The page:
Shirly M. Mueller is a passionate collector and scholar of Chinese export porcelain who has written numerous articles on the subject (see below). We recently spoke to Mueller, who is as a lender to the current exhibition at the Bard Graduate Center Dutch New York Between East and West: The World of Margrieta van Varick about her collection and what motivates this pursuit. For more on the exhibition see this article from our September 2009 issue.
How did you get interested in Chinese export porcelain?
In the early 1990s I was a neurologist, seeing patients and working 80 hours a week-I was never really relaxing. But then I found that when I read about Chinese porcelain I could relax, which led me to join the American Ceramic Circle, and I’m now on the board, but I remember going alone to the first meeting and not knowing anyone, just being driven by this desire to know more about porcelain. From there I began going to all kinds of conferences and even received some private tutorials from staff at Percival David in London. It became a driving force-kind of like medicine-except I didn’t have to do it, and that was the difference. It was, and continues to be, a wonderful outlet, and has provided so much joy in my life. For me, collecting has been an intellectual pursuit-trying to figure out puzzles-but whether somebody takes that route or simply appreciates beauty or enjoys the community of people, in my mind all are valid reasons for collecting.
Could you give an example of the type of puzzle you try to solve?
What I have been working on for about four or five years is the development of the teapot form in Chinese export porcelain: what happened in the 1600s and 1700s, how the form changed, why it changed, and any documentation having to do with that. I’ve written three or four papers related to the subject. My current project is an analysis of fake and authentic Order of the Cincinnati service pieces. These were commissioned by Major Samuel Shaw beginning in 1785-a service was given to President George Washington, and another Shaw had made for himself-however in the 1970s a blank service was sold and then painted to look like the original Order of the Cincinnati pieces. This has caused a great deal of confusion about which is which, and has caused some collectors to pay enormous prices for pieces that are fakes. Chinese export porcelain doesn’t go for as much as paintings, but I think the last Order of Cincinnati plate sold for $96,000, which is no small change. Another topic I am planning to research is Eli Lilly, founder of the pharmaceutical company, and his collection of porcelain. He was the major founder of and large contributor to the Indianapolis Museum of Art, which is arguably the 11th best Chinese collection in the United States-largely due to him. I’m interested in studying his collecting habits around the 1940s to find parallels with collecting practices today.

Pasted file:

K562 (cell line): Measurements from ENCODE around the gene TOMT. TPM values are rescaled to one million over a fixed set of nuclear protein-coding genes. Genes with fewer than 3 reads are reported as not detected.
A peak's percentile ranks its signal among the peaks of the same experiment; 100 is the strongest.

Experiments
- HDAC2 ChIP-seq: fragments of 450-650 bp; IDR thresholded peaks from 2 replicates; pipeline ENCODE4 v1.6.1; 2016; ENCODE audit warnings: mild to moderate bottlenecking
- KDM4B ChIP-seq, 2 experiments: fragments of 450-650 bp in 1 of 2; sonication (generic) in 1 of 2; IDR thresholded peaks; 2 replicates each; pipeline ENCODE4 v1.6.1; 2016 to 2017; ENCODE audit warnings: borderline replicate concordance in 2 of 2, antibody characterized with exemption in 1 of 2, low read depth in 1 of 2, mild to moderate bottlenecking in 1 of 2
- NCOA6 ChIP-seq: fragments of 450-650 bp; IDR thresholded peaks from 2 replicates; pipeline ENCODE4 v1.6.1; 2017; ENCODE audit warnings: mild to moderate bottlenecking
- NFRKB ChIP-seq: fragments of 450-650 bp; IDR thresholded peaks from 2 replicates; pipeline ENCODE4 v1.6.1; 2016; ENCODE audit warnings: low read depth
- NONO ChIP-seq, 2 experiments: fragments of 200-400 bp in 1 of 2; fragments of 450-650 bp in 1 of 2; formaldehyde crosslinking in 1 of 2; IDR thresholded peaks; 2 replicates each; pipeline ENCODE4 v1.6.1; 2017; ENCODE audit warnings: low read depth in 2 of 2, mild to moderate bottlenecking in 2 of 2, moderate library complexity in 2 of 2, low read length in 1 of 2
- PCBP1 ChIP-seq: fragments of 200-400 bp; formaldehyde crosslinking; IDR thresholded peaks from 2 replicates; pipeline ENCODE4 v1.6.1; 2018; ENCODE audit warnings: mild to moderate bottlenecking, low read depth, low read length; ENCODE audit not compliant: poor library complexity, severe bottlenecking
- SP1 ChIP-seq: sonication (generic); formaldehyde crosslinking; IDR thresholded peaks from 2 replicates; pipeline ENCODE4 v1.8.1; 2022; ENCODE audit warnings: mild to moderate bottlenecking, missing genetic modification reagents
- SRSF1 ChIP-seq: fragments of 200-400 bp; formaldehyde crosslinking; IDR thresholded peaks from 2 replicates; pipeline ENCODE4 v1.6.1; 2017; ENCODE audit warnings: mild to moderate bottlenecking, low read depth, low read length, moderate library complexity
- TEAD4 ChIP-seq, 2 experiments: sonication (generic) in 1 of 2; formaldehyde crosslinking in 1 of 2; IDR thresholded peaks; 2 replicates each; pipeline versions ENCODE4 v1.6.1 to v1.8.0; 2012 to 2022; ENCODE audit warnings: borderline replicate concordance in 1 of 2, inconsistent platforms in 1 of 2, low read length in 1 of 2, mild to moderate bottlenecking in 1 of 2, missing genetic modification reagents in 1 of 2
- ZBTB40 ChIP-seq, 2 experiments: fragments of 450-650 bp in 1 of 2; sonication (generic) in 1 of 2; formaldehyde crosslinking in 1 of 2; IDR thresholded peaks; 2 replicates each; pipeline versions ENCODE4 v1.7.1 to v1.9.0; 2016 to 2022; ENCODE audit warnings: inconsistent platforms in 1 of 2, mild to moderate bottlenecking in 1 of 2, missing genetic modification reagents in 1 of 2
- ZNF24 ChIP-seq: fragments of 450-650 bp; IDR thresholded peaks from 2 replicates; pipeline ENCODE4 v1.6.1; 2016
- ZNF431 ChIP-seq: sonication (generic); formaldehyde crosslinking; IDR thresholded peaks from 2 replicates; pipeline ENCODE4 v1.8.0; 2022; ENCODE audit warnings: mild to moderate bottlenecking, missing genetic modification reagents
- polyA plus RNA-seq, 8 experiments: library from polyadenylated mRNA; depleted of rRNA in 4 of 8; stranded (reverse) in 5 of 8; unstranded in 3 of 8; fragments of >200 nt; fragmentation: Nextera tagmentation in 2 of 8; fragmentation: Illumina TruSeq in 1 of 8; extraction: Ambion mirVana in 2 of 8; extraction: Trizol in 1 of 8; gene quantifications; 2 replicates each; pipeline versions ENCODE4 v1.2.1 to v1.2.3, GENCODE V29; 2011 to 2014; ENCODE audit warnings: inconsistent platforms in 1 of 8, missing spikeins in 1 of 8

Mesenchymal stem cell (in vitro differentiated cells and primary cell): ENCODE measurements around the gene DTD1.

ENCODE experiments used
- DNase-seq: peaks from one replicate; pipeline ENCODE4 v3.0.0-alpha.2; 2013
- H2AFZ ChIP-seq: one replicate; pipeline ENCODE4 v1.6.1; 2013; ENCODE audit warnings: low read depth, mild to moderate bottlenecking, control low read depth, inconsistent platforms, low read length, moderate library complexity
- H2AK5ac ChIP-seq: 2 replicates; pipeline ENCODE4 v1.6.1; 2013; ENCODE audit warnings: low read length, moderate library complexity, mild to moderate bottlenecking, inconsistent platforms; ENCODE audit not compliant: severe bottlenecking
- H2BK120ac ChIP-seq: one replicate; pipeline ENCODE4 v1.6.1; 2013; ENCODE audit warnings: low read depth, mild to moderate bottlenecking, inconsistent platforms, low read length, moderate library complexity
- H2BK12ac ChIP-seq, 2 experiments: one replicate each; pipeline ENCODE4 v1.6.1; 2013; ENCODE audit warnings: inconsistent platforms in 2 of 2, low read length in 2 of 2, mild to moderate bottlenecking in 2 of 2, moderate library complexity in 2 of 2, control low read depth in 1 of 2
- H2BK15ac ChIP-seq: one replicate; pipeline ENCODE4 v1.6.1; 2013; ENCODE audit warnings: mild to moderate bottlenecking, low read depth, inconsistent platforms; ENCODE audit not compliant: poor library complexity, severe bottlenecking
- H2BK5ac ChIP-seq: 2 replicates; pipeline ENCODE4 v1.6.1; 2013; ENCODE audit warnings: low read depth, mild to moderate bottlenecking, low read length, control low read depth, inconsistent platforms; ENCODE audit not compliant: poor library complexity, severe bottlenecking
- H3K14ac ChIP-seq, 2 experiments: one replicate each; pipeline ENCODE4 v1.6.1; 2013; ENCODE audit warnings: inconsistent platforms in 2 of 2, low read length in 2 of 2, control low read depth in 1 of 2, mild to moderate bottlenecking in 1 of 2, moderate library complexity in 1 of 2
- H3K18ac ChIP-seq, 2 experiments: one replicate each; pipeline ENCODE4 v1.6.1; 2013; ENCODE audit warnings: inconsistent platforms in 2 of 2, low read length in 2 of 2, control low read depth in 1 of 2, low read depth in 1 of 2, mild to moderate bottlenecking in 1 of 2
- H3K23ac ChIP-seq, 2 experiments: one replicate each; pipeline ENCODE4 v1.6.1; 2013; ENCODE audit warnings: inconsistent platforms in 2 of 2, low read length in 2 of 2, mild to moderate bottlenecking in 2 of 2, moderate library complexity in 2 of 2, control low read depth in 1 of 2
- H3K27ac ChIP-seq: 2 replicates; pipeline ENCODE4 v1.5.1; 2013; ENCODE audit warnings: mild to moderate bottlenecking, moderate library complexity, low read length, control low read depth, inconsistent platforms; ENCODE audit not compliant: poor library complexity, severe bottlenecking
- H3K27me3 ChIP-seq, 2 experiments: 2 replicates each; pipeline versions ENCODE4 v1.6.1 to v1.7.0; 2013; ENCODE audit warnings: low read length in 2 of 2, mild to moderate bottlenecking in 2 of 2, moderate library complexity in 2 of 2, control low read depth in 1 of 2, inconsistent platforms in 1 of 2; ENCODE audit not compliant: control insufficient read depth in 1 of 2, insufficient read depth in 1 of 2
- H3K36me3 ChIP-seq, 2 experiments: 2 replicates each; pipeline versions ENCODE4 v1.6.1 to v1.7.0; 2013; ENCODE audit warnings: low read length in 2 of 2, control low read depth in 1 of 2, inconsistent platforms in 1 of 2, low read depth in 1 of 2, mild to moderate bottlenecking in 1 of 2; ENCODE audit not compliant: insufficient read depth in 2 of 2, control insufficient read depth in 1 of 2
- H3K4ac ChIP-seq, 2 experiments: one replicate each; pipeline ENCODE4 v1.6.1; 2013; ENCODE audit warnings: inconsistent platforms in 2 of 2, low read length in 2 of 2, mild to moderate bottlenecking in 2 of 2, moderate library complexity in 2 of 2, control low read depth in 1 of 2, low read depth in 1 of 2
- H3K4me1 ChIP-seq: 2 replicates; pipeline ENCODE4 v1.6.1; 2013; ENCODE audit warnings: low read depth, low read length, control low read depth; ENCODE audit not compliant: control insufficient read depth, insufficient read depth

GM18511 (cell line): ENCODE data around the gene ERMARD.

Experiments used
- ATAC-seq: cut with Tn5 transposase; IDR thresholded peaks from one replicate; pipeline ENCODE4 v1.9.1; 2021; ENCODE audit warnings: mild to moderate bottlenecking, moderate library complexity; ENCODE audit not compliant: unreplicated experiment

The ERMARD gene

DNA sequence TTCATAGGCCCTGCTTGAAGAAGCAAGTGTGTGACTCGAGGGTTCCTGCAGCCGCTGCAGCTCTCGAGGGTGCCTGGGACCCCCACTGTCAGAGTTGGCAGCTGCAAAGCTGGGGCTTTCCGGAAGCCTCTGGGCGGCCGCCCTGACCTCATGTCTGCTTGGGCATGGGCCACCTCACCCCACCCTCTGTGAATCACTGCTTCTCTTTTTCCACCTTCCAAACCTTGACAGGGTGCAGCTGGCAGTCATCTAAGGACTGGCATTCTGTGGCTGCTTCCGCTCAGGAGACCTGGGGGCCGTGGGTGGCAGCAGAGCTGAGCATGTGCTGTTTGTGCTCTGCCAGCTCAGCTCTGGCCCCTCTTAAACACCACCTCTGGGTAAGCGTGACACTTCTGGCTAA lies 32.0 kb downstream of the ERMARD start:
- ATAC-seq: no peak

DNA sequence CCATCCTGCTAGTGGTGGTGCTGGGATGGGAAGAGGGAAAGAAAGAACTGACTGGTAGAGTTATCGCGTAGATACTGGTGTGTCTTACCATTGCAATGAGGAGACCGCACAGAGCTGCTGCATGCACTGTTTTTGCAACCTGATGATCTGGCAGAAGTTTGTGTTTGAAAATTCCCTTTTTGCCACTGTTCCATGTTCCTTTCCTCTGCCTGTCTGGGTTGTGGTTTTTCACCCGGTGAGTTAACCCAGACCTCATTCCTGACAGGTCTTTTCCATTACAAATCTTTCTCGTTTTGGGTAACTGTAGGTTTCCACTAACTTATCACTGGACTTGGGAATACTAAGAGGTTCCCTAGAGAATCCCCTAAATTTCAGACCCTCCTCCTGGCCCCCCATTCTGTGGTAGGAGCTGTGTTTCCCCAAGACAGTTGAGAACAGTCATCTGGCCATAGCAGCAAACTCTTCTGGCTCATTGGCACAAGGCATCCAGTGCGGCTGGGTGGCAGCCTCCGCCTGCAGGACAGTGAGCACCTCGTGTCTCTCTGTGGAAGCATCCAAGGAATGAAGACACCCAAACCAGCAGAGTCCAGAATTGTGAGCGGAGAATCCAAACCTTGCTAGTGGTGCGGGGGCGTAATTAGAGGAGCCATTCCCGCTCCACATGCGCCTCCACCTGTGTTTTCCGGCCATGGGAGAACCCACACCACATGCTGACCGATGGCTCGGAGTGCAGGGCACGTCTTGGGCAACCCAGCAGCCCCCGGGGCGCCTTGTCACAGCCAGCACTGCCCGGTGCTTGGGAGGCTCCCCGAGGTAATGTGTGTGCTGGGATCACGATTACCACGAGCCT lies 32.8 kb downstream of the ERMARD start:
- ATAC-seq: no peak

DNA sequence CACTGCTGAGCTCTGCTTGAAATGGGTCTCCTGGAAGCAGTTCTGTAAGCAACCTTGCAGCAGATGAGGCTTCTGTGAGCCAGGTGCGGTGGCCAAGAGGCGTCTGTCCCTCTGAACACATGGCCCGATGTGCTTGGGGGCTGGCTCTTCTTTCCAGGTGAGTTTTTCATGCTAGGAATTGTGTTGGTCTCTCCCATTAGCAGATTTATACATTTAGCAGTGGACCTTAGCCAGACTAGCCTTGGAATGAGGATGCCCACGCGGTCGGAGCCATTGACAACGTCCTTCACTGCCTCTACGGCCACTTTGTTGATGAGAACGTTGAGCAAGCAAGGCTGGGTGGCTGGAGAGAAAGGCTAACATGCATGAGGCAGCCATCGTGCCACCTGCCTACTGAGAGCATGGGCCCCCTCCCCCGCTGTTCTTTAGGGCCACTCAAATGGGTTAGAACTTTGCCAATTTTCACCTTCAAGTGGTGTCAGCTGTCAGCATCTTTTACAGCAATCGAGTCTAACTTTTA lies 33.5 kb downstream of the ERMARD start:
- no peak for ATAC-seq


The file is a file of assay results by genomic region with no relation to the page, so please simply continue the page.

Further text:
Tell me about your own collection.
My task is more to learn than to enjoy the beauty of individual pieces. I collect Chinese export porcelain dating from 1600 on. There are about 270 pieces, most of which are pouring vessels. I have about ten earlier examples that I bought outside of my range, as all collectors probably do, which have nothing to do with my collection, and I think that the Chinese export will hold its value better than these because earlier pieces can be often more easily suspect.